Someone had a great idea, and that was to cast Dwayne “The Rock” Johnson as Greek demigod Hercules.
Now, this is more than stunt casting, as there are some roles that seem fitting for actors, either because they grew into the role or because the role meant more due to their presence. Look at Johnny Depp as that quirky one. Cameron Diaz as the neurotic female. Denzel Washington as the flawed, everyman hero. Megan Fox being Megan Fox.
And isn’t Johnson fitting as the larger than life hero you know you can count on to save the day? He can be Doc Savage or DC’s Shazam aka Captain Marvel and sell the role. In fact, Hollywood has counted on him for two projects and in both The Fast and The Furious and G.I. Joe, Johnson has boosted the status of the franchise into something better than the movie that came out before his involvement.
So why not let him anchor his own franchise and make him into the star we know he is capable of, and that is what Hercules is meant to do. Because when I think mythical warrior who completed the Twelve Labours, I don’t think Stallone or Schwarzenegger. Instead, I think of what The Rock is cooking and Johnson has turned Hercules into a fun adventure filled with laughs, action and drama.
Sadly, someone also sold a bad idea, and that was to have Brett Ratner direct the movie.
This is the same guy who took the awesome Hong Kong action star Jackie Chan of Police Story and Project A fame, and turned him into the American action star Jackie Chan who was in the terrible Rush Hour trilogy. This is the same guy who gave the world X-Men: The Last Stand, the X-Men movie that folks wished they could forget.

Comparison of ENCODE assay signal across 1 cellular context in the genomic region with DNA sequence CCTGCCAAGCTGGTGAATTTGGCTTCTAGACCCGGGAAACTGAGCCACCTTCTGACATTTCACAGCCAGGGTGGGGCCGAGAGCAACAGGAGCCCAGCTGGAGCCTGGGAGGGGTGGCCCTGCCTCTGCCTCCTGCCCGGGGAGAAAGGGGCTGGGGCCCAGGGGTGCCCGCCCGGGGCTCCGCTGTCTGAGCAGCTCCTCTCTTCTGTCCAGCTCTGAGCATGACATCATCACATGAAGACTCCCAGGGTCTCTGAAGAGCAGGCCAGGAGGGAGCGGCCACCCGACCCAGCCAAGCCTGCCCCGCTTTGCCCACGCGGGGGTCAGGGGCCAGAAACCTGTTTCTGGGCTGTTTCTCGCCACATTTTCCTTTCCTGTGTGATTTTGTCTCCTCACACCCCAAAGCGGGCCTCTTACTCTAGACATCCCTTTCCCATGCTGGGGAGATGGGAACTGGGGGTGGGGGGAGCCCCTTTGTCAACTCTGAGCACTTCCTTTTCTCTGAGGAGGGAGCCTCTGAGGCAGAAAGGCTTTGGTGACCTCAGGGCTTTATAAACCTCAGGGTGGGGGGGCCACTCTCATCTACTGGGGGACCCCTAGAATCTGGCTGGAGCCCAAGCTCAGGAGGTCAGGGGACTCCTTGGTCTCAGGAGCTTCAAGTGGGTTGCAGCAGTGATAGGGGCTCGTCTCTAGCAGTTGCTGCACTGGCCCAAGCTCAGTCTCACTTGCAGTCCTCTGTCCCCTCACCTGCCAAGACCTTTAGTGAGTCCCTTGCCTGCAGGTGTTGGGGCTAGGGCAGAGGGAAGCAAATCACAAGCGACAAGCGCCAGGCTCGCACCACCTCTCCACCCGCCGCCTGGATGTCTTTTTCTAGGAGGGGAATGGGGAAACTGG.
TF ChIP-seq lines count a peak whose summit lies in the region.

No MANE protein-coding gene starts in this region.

And if it were not for Johnson’s charisma pushing the movie ahead, Hercules would be a mighty dud.
Based on the comic book Hercules: The Thracian Wars by Steve Moore, the movie removes the mythological aspect of the ancient hero and wonders, what if Hercules was human, but allowed the stories of his strength to be linked to the gods, to instill fear in his opponents?
Johnson does a wonderful job as Hercules, playing the role of a seasoned soldier with a family of warriors to look after and rely on, and sells the idea of a fearsome warrior who goes into battle wearing a lion on his head. Because that’s what every hero needs – a big cat on his head to strike fear into the hearts of men.
With him around, producers felt at ease in casting lesser-known stars as his comrades and it works, with his group of merry men (and one extremely attractive Amazonian warrior played by Norwegian actress, Ingrid Bolsø Berdal) providing audiences with numerous acts of humour and display of loyalty.
Instead of being Greek heroes, they are mercenaries that travel the land helping others, for a large sum of gold. In comes Ergenia (Rebecca Ferguson), who wants Hercules to help her father, King Cotys (John Hurt) of Thrace, defeat a bloodthirsty aggressor.
With a decent premise and an incredible lead, the movie feels battle-worthy, but the director fails to capitalize on it. At times, the movie feels silly with joking references to Amphiarus (Ian McShane) as the seer who predicts his own death. The massive battles lack a sense of danger and in the first hour, the set-up feels forced, as audiences do not quite get how Hercules went from hero, to soldier of fortune.
Most of the questions are answered in the second half but the unfolding feels rather pedestrian, making Hercules feel more like a TV movie of the week, with a much bigger budget.
Did you expect Hercules to be bound in chains but eventually breaking them? That scene is in the movie. Want to see Hercules break a gigantic statue? Check. Punching a man in the head? Ditto. Flip a horse? Yep.
Where Ratner excels are in the carefully crafted battle and action sequences that flow well, even if the story doesn’t.
Hercules has shown that Johnson has what it takes to make a movie fun and exciting, based on his charisma and presence alone. Imagine if he was paired with a much better director.
Tell me that is not an epic tale you would want to watch?